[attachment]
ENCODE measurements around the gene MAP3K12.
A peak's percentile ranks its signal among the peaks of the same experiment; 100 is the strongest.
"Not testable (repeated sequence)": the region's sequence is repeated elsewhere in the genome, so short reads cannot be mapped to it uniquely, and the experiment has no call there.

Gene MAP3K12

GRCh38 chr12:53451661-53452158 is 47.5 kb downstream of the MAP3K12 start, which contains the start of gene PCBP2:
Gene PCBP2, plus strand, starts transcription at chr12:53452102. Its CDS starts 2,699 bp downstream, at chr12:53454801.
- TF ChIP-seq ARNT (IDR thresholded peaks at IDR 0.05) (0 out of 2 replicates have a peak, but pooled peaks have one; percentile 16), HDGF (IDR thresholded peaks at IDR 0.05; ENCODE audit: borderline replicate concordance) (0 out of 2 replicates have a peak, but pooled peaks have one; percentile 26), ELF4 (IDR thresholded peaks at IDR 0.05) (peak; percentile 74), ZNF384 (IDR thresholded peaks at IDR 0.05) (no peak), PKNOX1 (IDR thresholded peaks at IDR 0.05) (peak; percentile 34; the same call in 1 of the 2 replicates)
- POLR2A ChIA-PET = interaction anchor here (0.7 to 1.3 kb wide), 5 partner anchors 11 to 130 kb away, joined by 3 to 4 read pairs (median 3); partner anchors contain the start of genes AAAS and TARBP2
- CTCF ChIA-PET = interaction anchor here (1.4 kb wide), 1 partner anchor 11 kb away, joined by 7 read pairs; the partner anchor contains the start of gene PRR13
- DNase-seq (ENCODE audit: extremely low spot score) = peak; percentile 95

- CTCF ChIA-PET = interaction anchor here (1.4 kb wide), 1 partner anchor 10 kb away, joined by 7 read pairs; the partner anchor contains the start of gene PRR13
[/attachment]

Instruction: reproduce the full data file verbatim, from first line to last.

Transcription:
ENCODE measurements around the gene MAP3K12.
A peak's percentile ranks its signal among the peaks of the same experiment; 100 is the strongest.
"Not testable (repeated sequence)": the region's sequence is repeated elsewhere in the genome, so short reads cannot be mapped to it uniquely, and the experiment has no call there.

Gene MAP3K12

GRCh38 chr12:53451661-53452158 is 47.5 kb downstream of the MAP3K12 start, which contains the start of gene PCBP2:
Gene PCBP2, plus strand, starts transcription at chr12:53452102. Its CDS starts 2,699 bp downstream, at chr12:53454801.
- TF ChIP-seq ARNT (IDR thresholded peaks at IDR 0.05) (0 out of 2 replicates have a peak, but pooled peaks have one; percentile 16), HDGF (IDR thresholded peaks at IDR 0.05; ENCODE audit: borderline replicate concordance) (0 out of 2 replicates have a peak, but pooled peaks have one; percentile 26), ELF4 (IDR thresholded peaks at IDR 0.05) (peak; percentile 74), ZNF384 (IDR thresholded peaks at IDR 0.05) (no peak), PKNOX1 (IDR thresholded peaks at IDR 0.05) (peak; percentile 34; the same call in 1 of the 2 replicates)
- POLR2A ChIA-PET = interaction anchor here (0.7 to 1.3 kb wide), 5 partner anchors 11 to 130 kb away, joined by 3 to 4 read pairs (median 3); partner anchors contain the start of genes AAAS and TARBP2
- CTCF ChIA-PET = interaction anchor here (1.4 kb wide), 1 partner anchor 11 kb away, joined by 7 read pairs; the partner anchor contains the start of gene PRR13
- DNase-seq (ENCODE audit: extremely low spot score) = peak; percentile 95

- CTCF ChIA-PET = interaction anchor here (1.4 kb wide), 1 partner anchor 10 kb away, joined by 7 read pairs; the partner anchor contains the start of gene PRR13